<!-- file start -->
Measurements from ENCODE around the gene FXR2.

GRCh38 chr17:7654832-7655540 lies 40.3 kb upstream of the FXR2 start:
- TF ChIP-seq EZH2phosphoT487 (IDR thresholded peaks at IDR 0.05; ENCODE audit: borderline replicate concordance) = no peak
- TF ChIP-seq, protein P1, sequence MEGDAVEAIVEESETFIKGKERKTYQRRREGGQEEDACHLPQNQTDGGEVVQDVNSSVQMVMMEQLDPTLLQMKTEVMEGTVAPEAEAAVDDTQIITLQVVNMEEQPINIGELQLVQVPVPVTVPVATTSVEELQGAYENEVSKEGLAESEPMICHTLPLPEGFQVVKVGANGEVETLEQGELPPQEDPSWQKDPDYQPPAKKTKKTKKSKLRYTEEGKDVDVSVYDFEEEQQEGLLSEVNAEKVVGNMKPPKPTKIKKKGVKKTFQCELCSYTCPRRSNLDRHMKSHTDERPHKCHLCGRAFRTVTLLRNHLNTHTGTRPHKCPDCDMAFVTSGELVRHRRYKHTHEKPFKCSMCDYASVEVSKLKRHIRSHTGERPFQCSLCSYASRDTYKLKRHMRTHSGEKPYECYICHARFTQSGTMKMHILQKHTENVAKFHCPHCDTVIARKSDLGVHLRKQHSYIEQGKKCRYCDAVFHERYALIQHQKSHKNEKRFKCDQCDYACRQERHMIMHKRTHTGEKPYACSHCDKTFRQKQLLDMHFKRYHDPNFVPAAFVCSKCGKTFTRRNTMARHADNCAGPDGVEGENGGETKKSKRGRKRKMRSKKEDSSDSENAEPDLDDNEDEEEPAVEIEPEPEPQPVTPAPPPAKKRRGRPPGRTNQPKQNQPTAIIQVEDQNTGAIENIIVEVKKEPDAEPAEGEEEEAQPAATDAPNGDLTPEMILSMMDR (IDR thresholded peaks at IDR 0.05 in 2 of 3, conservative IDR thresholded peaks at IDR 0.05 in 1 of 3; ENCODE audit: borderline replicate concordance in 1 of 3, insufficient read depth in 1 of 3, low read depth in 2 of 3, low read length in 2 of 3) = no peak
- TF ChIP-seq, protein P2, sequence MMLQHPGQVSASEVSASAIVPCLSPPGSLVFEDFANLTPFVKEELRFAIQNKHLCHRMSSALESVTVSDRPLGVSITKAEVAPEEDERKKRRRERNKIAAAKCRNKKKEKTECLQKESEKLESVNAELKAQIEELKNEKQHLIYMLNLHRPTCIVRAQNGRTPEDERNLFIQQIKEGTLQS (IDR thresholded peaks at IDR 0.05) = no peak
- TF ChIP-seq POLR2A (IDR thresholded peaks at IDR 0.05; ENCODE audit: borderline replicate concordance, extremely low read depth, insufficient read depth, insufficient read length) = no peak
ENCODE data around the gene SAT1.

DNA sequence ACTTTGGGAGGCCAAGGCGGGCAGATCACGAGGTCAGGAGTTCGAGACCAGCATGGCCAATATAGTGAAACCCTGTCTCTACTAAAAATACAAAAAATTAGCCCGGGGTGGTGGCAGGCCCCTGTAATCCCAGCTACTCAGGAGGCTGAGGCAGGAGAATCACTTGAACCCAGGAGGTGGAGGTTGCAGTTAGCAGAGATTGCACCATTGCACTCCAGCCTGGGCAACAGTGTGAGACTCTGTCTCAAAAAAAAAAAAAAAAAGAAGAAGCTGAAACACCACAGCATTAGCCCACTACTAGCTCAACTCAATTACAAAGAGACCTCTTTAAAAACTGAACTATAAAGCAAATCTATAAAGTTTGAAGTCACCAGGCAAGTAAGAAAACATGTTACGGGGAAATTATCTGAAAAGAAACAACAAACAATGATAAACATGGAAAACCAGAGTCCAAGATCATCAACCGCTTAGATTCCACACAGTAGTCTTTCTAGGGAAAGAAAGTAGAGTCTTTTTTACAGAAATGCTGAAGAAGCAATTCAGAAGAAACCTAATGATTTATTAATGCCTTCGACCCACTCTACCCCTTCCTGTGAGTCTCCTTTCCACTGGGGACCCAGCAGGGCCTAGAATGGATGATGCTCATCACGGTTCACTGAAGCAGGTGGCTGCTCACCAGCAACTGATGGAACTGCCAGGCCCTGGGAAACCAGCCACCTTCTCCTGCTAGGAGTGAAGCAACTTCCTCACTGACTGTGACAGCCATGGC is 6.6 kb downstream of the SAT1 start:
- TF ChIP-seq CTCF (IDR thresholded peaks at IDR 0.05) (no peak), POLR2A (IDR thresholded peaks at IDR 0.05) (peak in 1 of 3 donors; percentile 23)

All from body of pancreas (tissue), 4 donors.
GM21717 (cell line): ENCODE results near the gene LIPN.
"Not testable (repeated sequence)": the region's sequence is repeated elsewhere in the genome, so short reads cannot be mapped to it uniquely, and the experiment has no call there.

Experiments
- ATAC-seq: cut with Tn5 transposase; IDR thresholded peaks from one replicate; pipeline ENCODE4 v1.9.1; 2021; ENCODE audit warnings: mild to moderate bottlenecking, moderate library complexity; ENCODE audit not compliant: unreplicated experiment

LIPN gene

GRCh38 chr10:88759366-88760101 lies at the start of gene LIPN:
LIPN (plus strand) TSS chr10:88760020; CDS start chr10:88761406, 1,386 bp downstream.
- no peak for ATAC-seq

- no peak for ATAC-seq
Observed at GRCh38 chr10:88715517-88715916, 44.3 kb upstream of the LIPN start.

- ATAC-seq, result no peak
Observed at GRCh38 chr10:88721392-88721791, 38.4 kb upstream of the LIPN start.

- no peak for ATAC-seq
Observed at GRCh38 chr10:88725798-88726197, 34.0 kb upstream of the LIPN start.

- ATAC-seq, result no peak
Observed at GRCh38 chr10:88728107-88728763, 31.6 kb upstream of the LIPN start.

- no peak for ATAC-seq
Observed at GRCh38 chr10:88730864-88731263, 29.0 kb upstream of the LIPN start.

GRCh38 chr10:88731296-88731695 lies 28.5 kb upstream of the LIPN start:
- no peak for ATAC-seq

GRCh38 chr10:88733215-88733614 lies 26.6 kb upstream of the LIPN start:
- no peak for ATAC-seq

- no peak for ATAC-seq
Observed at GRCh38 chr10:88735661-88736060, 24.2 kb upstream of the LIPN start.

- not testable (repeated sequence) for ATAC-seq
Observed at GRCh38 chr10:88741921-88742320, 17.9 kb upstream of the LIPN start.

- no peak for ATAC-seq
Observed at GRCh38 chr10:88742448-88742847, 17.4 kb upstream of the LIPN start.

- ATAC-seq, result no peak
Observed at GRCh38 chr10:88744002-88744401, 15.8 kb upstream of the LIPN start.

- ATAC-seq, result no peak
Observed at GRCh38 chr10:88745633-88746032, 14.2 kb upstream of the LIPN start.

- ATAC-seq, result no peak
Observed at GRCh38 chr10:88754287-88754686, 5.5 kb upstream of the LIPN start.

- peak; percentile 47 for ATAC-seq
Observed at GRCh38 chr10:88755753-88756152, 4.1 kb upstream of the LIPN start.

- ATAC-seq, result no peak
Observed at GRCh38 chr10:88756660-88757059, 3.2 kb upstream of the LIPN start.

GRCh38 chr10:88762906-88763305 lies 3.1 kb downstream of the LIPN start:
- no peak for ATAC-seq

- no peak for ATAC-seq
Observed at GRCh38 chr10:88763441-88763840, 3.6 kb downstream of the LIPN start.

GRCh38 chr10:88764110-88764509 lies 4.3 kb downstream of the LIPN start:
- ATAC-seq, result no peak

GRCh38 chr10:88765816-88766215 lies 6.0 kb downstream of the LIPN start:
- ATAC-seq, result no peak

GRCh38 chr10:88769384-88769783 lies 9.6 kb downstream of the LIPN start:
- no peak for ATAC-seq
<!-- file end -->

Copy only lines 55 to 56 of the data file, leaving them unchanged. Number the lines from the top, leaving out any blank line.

GRCh38 chr10:88765816-88766215 lies 6.0 kb downstream of the LIPN start:
- ATAC-seq, result no peak